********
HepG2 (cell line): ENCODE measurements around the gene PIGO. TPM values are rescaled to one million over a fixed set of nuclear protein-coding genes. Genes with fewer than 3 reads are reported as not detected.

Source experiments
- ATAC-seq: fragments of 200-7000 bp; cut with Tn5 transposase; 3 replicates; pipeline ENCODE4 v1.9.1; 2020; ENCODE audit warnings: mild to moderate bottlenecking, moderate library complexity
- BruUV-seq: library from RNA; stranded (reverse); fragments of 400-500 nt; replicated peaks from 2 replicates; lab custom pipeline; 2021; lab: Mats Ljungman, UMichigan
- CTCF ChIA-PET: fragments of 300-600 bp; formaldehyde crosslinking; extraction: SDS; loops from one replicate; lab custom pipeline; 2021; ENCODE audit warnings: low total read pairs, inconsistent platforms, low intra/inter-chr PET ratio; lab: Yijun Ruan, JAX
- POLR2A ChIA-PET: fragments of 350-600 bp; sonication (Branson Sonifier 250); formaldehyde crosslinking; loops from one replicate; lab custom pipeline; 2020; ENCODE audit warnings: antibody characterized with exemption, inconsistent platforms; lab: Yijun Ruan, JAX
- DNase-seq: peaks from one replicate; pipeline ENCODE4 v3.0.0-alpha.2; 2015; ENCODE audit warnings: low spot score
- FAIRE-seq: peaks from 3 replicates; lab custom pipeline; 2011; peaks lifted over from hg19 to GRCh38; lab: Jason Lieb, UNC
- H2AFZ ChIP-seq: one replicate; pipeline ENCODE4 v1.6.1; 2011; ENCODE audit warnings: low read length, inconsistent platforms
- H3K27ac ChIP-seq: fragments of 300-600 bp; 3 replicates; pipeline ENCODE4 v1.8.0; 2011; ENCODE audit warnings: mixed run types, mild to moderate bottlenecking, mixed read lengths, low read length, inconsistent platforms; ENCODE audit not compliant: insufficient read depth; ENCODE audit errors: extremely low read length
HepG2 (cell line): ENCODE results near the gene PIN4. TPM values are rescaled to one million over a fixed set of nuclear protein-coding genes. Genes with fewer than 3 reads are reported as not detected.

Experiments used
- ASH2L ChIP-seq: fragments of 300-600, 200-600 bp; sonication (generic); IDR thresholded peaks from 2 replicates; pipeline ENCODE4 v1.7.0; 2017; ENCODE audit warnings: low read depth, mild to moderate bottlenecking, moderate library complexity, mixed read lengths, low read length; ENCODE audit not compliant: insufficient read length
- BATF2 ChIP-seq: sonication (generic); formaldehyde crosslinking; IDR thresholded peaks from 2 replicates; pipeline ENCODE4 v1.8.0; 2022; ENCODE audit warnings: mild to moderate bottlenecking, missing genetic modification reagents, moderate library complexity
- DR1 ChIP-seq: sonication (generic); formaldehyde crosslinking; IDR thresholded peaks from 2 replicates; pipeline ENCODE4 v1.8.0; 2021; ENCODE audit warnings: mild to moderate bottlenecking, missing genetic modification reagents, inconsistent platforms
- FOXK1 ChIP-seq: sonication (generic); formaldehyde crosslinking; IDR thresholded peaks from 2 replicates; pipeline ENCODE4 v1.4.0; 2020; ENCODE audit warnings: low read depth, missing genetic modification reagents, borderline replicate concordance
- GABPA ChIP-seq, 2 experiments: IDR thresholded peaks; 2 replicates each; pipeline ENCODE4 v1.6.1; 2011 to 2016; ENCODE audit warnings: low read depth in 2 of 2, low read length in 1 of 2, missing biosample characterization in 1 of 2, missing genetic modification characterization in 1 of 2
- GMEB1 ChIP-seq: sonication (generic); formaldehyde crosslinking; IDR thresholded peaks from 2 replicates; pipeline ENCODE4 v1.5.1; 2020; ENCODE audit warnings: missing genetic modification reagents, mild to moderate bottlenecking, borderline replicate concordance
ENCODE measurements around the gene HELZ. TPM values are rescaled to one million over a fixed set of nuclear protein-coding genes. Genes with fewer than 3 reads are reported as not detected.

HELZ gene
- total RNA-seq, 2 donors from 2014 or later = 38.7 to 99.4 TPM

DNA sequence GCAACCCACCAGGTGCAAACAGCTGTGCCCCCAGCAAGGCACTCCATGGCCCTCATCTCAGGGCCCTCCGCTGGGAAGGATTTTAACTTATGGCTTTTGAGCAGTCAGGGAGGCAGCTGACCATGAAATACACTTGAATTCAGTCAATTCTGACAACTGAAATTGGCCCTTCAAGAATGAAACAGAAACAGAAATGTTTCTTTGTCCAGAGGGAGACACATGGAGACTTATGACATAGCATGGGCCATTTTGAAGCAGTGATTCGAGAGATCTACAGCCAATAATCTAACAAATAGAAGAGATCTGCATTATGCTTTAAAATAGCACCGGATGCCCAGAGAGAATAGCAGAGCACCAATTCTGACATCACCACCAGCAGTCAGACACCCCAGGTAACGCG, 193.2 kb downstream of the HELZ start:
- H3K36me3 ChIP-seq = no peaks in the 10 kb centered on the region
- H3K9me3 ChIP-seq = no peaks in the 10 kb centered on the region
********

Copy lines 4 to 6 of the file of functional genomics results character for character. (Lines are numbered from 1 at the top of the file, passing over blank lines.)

- BruUV-seq: library from RNA; stranded (reverse); fragments of 400-500 nt; replicated peaks from 2 replicates; lab custom pipeline; 2021; lab: Mats Ljungman, UMichigan
- CTCF ChIA-PET: fragments of 300-600 bp; formaldehyde crosslinking; extraction: SDS; loops from one replicate; lab custom pipeline; 2021; ENCODE audit warnings: low total read pairs, inconsistent platforms, low intra/inter-chr PET ratio; lab: Yijun Ruan, JAX
- POLR2A ChIA-PET: fragments of 350-600 bp; sonication (Branson Sonifier 250); formaldehyde crosslinking; loops from one replicate; lab custom pipeline; 2020; ENCODE audit warnings: antibody characterized with exemption, inconsistent platforms; lab: Yijun Ruan, JAX